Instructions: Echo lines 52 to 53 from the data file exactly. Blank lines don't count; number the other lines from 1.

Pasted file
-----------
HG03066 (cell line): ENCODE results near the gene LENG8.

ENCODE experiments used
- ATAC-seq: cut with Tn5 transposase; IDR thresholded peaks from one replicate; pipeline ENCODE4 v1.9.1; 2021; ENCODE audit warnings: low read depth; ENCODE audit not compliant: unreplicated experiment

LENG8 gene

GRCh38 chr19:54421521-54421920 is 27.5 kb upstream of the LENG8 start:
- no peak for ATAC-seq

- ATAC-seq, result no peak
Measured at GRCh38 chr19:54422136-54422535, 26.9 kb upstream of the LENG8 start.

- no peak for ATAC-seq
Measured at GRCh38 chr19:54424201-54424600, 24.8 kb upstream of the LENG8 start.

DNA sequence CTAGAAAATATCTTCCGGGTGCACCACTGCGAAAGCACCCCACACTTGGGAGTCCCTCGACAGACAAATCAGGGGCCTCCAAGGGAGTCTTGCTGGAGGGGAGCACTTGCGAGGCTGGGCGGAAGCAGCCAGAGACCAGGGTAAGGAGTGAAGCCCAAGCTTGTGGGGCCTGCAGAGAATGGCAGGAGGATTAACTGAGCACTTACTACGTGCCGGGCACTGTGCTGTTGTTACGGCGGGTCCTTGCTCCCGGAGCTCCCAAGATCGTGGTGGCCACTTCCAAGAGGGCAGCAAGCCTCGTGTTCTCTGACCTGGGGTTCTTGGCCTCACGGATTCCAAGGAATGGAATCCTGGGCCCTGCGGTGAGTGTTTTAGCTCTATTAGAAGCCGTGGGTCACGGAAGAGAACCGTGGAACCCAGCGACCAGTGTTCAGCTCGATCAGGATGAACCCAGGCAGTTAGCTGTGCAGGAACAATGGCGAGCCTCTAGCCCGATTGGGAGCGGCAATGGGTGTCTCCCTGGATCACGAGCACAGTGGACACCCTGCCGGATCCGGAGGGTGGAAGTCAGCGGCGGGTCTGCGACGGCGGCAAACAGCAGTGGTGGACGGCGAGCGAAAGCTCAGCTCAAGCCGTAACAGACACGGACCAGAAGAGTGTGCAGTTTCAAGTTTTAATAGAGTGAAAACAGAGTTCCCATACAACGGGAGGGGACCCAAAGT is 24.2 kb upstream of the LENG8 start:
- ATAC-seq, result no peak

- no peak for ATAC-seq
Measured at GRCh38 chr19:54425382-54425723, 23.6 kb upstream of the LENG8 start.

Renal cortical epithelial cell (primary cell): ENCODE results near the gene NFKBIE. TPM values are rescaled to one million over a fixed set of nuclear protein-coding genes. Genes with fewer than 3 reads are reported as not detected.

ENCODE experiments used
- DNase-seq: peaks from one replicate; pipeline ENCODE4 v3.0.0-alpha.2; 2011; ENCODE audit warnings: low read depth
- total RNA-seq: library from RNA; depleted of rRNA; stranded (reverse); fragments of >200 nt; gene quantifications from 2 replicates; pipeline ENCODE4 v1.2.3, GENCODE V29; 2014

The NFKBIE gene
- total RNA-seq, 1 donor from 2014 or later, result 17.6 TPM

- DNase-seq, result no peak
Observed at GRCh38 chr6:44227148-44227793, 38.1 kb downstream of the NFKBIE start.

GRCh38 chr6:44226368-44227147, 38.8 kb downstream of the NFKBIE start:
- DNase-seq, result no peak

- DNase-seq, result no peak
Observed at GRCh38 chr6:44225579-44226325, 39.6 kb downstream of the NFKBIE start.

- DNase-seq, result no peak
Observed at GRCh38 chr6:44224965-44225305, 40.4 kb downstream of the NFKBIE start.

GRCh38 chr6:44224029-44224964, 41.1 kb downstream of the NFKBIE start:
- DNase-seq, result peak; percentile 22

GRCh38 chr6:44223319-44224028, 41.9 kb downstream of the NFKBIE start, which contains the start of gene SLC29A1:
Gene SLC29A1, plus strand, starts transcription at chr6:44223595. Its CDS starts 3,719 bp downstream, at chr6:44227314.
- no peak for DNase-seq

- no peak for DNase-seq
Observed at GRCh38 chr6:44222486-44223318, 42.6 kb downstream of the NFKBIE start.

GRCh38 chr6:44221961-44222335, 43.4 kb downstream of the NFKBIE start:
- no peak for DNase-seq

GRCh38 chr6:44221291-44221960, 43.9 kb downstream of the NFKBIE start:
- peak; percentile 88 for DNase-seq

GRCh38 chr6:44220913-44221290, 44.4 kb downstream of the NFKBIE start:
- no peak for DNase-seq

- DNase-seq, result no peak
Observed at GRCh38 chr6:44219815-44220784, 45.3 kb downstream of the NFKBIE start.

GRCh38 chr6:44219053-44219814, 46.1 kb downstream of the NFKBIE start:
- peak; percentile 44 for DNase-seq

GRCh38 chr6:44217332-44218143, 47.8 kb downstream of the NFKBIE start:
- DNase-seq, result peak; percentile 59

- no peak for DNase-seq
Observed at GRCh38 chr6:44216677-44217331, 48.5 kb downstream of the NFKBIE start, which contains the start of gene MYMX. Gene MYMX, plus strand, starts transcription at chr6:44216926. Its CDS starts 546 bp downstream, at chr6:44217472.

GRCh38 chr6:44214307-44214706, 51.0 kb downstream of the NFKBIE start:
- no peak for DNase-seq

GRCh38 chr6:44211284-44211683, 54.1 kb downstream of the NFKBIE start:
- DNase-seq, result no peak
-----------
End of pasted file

GRCh38 chr6:44211284-44211683, 54.1 kb downstream of the NFKBIE start:
- DNase-seq, result no peak